The protection of patrons, infrastructure and resources within the entertainment and hospitality sector has emerged as a market of growing potential within the security technology services market. This is the view of experts at Managed Integrity Evaluation (MIE), a wholly-owned subsidiary of the Ideco Group. Ina van der Merwe, chief executive officer at MIE, says that service providers in the security services space have had to become increasingly proactive in order to meet market demand.

As an example, she refers to operators of casinos and other gaming/entertainment outlets who are compelled to be meticulous in the recruitment process. They have to ensure that potential employees – particularly those that will handle funds directly or manage finances – have clear records and can easily fit into the HR structure of the organisations.

“Operators within the hospitality sector, such as hotels and casinos, continue to seek out and engage with prospective partners that can add immediate value. They must have the resources, technical knowledge and expertise to offer their clients the highest level of security. We have found that background screening services have become particularly meaningful and relevant to the recruitment process within these industries,” says Ms Van der Merwe.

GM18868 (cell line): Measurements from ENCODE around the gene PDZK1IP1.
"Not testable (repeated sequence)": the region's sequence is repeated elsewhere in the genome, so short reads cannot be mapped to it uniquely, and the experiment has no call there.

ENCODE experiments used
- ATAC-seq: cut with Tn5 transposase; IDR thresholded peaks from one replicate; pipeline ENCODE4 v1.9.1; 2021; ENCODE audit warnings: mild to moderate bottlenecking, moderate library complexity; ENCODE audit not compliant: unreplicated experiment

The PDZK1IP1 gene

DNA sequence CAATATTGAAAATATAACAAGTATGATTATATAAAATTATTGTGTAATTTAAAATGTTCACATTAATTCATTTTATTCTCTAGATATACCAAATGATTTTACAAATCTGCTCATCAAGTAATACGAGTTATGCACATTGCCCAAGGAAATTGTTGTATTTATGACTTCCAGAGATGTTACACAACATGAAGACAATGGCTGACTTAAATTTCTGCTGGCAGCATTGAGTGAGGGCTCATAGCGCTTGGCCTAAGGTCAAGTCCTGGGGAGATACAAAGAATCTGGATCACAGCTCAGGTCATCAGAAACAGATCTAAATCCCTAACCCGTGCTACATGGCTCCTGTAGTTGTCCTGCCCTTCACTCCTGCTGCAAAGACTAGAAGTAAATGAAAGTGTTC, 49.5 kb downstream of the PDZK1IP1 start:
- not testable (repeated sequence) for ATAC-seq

She adds that background screening is by far the most efficient and cost-effective way to ensure that an employee has the qualifications that he or she lays claim to and also to verify that the CV they present at the time of their interview is accurate and presents a clear picture of who the aspirant employee really is.

According to specialists at MIE, the consequences of not screening candidates can expose the company to significant risk and could be very costly.

The basic principle behind the credentials verification service is to ensure the person sitting in front of the employer at the interview is, in fact, who they say they are and all information supplied is true.

“It is very important to verify if the employment claims are true. If the person has not held the positions they claim to have held, then why are they lying? And, obviously they do not have the skills they claim to have. These are all critical to safeguarding the interests of the employer and their environment,” she adds.

Ms Van der Merwe also says it is important to understand why someone left a previous position and try to ascertain an accurate assessment of what they were like as a worker.

The stance that MIE takes is that factors such as credit checks, criminal records and fraud listings must take precedence within the recruitment process.